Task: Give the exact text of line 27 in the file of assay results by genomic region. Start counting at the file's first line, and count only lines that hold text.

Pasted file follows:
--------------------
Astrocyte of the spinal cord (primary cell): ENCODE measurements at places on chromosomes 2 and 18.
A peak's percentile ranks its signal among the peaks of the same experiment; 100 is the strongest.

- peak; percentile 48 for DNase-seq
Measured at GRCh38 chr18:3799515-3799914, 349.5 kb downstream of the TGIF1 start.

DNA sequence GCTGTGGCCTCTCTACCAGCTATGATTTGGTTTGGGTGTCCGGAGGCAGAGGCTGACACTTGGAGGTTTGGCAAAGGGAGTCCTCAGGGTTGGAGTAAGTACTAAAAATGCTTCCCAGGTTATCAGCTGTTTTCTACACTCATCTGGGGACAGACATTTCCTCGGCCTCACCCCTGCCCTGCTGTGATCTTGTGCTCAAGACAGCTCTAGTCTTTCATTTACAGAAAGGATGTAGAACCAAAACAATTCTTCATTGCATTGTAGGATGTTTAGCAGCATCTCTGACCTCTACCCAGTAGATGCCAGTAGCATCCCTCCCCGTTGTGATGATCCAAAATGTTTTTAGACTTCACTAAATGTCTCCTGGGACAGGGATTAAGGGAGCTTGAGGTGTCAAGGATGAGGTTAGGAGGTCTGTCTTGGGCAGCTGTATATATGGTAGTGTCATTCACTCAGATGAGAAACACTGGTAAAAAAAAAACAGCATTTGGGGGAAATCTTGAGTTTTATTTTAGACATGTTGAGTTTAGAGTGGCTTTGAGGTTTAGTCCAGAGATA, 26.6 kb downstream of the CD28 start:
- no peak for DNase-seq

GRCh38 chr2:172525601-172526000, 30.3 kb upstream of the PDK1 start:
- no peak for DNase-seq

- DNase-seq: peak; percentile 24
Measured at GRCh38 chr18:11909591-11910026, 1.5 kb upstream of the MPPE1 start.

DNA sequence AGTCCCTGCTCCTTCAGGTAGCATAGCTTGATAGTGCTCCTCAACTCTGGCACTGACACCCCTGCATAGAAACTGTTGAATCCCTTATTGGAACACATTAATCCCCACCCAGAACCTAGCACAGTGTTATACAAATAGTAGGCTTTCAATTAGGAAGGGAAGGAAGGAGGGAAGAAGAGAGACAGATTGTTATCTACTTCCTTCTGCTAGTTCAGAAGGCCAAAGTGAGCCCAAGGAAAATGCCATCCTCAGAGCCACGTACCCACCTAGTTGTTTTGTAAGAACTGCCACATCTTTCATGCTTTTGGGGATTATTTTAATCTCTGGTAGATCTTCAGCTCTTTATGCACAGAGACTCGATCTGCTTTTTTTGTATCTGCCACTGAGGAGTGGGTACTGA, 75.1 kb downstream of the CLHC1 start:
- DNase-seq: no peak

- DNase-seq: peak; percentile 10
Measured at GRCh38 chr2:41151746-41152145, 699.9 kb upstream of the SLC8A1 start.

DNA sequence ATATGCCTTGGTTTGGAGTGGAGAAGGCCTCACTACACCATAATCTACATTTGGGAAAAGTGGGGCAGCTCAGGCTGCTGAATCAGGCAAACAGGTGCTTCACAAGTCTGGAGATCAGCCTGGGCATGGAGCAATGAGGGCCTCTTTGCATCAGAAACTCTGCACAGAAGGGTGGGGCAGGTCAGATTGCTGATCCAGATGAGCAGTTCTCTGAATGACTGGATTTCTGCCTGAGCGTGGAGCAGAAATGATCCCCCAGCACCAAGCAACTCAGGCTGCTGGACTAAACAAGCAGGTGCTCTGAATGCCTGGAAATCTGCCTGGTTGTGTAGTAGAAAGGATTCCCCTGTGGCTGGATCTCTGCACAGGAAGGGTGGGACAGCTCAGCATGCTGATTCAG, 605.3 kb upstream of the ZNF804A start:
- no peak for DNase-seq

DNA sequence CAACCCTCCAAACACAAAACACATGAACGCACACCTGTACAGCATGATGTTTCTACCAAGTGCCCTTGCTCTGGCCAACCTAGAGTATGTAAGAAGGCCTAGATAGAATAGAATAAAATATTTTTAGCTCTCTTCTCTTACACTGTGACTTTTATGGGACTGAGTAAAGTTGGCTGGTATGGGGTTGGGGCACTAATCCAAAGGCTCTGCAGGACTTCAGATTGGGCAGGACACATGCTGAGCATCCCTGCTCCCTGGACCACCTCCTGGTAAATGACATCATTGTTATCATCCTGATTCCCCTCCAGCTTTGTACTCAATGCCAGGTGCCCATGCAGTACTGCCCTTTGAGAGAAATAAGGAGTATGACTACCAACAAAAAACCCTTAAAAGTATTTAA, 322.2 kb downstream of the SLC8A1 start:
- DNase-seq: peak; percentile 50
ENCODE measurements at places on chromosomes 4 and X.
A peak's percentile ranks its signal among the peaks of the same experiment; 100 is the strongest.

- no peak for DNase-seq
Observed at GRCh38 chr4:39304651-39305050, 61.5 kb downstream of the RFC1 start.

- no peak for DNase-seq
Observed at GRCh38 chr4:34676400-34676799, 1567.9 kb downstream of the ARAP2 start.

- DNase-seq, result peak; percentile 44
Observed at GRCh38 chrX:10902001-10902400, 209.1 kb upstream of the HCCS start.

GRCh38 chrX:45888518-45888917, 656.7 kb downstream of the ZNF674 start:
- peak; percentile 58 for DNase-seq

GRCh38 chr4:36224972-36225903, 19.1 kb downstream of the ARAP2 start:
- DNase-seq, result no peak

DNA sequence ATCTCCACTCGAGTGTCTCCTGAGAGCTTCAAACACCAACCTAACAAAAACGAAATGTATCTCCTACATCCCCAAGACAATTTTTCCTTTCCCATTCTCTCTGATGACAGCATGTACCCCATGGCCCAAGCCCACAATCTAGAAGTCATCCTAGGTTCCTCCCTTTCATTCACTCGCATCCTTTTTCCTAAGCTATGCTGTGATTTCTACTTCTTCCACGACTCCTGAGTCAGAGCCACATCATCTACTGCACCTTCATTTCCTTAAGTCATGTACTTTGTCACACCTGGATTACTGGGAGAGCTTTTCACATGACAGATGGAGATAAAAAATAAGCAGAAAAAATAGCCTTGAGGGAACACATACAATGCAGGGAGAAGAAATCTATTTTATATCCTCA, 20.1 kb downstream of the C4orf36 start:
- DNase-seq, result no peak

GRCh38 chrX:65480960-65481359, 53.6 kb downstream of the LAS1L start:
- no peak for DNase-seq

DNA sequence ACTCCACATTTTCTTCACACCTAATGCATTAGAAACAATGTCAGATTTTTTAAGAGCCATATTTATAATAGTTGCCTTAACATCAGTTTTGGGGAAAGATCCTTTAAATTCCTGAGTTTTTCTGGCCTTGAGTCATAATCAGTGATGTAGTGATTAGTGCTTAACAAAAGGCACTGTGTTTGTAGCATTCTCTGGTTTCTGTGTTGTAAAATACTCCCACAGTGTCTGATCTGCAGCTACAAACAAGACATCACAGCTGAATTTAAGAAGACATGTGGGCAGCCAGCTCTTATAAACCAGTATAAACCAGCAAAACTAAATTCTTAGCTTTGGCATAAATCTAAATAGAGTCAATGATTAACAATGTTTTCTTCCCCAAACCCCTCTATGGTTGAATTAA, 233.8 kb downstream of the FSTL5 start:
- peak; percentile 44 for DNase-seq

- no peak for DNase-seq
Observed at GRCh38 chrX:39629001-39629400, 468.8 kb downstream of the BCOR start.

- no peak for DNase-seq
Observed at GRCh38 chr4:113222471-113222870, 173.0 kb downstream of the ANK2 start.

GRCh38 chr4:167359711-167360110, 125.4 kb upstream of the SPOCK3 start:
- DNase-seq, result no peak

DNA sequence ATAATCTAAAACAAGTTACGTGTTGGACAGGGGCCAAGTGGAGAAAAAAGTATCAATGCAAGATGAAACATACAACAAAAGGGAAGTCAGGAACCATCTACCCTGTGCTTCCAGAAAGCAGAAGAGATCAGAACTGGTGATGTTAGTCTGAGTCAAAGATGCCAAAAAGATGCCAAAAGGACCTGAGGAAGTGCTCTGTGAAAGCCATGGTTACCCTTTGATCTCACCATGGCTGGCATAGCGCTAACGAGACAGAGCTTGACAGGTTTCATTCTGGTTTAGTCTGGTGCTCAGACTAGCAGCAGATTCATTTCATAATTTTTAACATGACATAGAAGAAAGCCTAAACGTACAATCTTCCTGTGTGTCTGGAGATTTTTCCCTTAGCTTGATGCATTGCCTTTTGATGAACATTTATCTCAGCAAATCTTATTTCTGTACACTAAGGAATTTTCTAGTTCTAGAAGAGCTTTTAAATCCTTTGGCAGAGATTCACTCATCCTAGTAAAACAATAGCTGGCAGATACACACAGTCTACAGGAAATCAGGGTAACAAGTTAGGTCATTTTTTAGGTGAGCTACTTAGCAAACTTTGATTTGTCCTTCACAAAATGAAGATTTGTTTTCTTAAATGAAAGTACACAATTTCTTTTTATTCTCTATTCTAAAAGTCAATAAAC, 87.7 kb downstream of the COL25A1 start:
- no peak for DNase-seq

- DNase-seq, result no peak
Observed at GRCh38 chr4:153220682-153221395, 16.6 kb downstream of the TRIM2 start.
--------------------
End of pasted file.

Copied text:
GRCh38 chrX:45888518-45888917, 656.7 kb downstream of the ZNF674 start: